With longer days and lighter evenings, there are plenty of fun things to do with your dog during the summer months. Here are a few suggestions:
Most dogs, young or old, on or off lead, in the garden, the park or the countryside will love a game of search. It could be treats hidden in the bushes or a person hiding behind a tree. The first few times, let your dog watch as you throw some treats and introduce your new cue, eg ‘find it’. In time, you can build on this to hide other items and then ask your dog to ‘find it’.
Getting started with fun agility training in the garden is simple. You can either buy agility kit or create your own. It’s a great way to bond with your dog and to give them some additional exercise. And, if you have kids at home, they may well enjoy helping with ideas for building a fun DIY course. For example, an easy way to create a safe jump is to put a light bamboo stick across two cardboard boxes, flowerpots spread out in a line are great for beginning to teach your dog to weave in and out of obstacles and, if you have a small dog or a very large cardboard box, just cut off both ends, and you have a tunnel to practise with!
Urban agility is making use of whatever’s available out and about. This involves teaching your dog to interact with obstacles in the environment. For example, you could teach them to put their paws up on different surfaces, jump onto or walk along a log, walk underneath, or jump over obstacles, or weave in and out of them.
Start by teaching your dog to jump onto or go under obstacles at home, and then practice their new skills out and about on walks. The more you try this, the easier and more fun it will become to turn an urban or country walk into a great parkour course.
If the weather gets very hot, you’ll need to think about going for a walk very early in the morning or in the evening, and plan other activities that will help your dog keep cool during the day. What could be better than games involving water: from paddling in a pool in the garden or chasing water from a sprinkler hose to energetic games of fetch in a pond or splashing in and out of the waves on a beach. Many dogs will enjoy some form of water play but if they’re a little nervous to start with, take it slowly – for example, let them get accustomed to a slightly dribbling hose before you douse them in full on sprinkler jet.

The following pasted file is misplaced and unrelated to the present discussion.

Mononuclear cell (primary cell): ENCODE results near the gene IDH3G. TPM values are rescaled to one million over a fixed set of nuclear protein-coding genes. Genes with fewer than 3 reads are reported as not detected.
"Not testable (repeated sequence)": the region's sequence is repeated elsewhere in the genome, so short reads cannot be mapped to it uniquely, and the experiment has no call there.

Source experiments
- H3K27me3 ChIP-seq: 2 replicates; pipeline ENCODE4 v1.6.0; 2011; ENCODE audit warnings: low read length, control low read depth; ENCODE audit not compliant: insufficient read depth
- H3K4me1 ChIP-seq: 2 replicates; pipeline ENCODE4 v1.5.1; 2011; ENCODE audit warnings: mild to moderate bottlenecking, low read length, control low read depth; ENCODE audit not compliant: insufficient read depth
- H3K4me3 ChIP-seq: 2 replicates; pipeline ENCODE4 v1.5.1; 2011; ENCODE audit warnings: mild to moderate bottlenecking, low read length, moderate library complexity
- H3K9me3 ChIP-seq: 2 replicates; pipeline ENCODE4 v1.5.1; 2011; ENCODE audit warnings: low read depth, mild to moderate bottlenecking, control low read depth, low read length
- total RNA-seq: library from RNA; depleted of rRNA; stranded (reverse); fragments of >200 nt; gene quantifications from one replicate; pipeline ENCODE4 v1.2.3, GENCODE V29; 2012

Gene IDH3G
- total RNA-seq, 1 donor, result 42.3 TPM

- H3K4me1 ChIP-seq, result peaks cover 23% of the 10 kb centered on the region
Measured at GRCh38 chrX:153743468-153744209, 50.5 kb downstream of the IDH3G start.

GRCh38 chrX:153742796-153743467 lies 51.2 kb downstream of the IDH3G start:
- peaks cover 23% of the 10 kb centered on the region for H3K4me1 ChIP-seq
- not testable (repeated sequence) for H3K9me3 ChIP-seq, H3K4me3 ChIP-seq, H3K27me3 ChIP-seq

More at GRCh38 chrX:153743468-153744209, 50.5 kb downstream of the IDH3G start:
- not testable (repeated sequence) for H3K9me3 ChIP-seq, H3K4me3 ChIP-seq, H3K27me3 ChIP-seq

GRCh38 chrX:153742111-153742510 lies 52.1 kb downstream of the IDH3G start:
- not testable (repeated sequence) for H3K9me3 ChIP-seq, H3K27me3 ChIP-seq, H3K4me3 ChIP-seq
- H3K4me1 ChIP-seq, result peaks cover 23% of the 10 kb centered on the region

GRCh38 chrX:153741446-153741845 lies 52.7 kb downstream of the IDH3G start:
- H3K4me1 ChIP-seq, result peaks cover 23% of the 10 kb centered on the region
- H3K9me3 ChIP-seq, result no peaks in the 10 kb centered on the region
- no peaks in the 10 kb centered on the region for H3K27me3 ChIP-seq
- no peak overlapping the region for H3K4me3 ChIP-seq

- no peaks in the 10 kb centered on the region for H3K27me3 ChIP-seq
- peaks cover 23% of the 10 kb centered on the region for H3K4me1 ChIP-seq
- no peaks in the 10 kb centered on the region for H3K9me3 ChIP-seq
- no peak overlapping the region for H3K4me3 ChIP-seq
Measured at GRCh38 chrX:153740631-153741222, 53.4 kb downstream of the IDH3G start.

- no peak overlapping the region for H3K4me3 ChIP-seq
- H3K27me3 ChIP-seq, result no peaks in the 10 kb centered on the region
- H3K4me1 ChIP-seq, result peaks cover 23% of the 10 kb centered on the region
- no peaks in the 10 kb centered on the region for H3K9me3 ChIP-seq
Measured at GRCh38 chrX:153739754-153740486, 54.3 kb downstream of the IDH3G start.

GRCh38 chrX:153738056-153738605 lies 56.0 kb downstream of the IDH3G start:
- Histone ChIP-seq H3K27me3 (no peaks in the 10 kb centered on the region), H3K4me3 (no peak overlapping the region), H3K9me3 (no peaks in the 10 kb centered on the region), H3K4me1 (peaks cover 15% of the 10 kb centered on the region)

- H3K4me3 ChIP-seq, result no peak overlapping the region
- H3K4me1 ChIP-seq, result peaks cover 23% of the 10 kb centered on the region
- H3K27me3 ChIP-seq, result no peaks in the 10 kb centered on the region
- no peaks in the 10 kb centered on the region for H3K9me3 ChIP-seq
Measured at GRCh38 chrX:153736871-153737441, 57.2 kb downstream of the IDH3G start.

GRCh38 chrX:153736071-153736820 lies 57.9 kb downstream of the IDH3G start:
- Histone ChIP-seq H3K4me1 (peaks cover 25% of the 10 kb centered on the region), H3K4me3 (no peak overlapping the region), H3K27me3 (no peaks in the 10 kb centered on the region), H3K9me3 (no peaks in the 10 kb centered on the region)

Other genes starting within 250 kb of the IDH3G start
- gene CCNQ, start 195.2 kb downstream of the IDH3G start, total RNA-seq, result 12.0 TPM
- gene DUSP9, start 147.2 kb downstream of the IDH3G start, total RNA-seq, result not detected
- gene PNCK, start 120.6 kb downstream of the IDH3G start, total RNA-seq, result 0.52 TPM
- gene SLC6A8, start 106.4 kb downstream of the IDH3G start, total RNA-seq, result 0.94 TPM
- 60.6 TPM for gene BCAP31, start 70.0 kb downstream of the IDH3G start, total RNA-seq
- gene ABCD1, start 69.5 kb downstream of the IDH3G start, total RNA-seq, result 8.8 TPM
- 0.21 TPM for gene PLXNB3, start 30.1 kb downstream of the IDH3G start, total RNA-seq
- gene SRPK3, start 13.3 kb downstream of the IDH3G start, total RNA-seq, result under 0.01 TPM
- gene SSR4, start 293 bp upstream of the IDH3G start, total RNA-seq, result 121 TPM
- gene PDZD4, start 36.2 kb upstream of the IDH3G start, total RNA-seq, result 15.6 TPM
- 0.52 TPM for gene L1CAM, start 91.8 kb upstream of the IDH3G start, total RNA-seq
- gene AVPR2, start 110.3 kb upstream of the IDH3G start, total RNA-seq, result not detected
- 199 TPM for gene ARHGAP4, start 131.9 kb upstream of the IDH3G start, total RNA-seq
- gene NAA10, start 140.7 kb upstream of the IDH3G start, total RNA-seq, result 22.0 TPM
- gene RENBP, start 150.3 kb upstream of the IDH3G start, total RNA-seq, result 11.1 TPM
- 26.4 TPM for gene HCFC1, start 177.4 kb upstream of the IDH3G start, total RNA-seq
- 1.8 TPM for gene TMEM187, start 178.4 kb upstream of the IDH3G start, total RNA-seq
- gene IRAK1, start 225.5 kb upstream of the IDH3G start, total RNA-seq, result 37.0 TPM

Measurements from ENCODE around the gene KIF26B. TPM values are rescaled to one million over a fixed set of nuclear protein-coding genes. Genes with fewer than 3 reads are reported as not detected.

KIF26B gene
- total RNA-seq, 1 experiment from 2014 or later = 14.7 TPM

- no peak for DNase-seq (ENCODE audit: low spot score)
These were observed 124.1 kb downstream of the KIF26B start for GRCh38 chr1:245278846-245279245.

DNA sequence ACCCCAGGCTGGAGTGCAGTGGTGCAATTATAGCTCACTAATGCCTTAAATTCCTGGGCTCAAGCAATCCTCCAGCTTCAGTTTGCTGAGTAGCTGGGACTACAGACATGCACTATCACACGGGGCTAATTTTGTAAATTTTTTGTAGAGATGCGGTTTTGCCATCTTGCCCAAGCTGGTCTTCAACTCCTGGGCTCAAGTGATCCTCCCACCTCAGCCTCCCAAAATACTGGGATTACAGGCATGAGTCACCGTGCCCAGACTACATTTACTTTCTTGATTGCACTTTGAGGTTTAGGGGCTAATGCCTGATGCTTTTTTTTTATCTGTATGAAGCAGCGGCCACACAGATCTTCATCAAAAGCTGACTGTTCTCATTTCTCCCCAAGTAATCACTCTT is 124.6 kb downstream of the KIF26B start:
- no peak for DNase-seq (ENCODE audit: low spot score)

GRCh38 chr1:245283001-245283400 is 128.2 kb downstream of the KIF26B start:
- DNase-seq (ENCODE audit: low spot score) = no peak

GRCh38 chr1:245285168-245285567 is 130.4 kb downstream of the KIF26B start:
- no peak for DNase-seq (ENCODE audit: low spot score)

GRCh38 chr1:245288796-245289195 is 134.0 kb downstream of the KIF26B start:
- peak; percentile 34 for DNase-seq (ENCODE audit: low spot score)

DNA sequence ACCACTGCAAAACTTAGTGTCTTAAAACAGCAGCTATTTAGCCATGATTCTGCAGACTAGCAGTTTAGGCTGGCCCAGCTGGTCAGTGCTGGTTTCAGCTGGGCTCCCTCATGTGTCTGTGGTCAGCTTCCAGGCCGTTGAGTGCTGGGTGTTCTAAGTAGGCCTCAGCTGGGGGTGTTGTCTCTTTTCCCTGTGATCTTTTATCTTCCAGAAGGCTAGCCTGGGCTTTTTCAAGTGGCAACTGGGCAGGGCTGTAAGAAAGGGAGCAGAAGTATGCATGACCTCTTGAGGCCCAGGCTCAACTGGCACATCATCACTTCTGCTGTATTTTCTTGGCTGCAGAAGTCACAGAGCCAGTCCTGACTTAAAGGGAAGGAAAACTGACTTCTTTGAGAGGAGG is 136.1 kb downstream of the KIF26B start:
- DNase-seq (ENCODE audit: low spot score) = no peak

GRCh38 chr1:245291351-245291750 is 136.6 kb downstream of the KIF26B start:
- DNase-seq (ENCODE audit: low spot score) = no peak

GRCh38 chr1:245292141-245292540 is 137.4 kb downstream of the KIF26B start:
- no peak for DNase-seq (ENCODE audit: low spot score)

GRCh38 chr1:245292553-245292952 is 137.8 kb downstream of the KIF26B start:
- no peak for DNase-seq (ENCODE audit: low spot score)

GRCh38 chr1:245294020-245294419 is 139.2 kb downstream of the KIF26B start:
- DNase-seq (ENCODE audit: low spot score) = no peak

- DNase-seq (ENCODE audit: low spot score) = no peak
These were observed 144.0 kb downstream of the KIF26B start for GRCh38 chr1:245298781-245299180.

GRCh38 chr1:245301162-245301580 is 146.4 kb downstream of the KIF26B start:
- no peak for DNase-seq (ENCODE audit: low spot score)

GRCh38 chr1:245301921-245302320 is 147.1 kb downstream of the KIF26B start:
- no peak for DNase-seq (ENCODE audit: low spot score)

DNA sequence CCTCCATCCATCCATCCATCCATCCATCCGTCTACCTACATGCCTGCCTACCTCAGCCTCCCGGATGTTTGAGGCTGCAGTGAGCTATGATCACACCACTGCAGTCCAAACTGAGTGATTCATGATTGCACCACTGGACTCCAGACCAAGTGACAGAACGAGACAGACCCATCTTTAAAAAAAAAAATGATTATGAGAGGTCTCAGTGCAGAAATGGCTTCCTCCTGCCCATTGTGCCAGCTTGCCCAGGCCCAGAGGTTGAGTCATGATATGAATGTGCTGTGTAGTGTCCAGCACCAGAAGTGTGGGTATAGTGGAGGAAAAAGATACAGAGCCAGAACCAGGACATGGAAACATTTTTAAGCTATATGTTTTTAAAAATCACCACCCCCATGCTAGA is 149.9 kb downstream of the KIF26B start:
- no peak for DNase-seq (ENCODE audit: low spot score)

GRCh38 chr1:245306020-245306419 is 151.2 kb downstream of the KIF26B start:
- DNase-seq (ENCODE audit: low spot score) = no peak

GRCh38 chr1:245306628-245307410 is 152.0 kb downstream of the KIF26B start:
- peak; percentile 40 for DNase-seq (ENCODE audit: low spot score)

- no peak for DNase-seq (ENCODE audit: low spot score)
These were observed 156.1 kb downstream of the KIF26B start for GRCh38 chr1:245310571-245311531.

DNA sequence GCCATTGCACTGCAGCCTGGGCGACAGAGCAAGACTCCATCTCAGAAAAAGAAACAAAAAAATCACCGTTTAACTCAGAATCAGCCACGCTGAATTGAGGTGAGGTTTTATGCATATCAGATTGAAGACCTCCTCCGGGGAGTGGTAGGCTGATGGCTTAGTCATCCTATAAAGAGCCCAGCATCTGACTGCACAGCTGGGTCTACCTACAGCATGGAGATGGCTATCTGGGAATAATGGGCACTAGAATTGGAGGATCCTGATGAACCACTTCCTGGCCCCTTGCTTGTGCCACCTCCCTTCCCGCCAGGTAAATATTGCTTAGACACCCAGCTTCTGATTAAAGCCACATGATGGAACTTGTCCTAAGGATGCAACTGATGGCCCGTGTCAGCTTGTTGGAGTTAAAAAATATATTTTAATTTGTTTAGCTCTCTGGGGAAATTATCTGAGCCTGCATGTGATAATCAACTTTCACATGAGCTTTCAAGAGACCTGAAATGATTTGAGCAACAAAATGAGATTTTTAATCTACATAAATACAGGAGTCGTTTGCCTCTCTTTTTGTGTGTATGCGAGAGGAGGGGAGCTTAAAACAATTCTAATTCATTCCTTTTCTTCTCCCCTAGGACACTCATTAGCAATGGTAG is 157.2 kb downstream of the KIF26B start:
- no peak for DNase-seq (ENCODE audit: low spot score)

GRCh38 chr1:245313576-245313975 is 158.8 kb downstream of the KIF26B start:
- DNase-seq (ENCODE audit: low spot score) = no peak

Teaching your dog to relax anywhere takes practice, so that they learn to settle without becoming nervous or over-excited by passers-by or other dogs racing around. Maybe start at home with picnics in the garden. Find a blanket for your dog to lie on, calmly stroke them or give them a tasty and long-lasting chew to enjoy. Reward calm behaviour. When they’re used to being settled at home, try this out and about. The more you practice with your dog, the easier it will be to take your dog anywhere for days out or longer trips.
And finally, for a simple and enjoyable way to help keep your dog cool, just offer them an ice cube. You can make this a little more interesting by filling an ice cube tray with water plus a little kibble or carrot or other dog-appropriate food. If you have a large dog, use a muffin tray or similar for the same purpose. Or simply freeze bananas, carrots or slices of apple for healthy and cooling treats.
Whatever fun activities you’re planning with your dog this summer, if you’re going to be outside for a long time, make sure there’s a nice shady spot where they can rest, and that they have access to plenty of water.
For more training advice, please visit our dog coach Vicky Carne's website.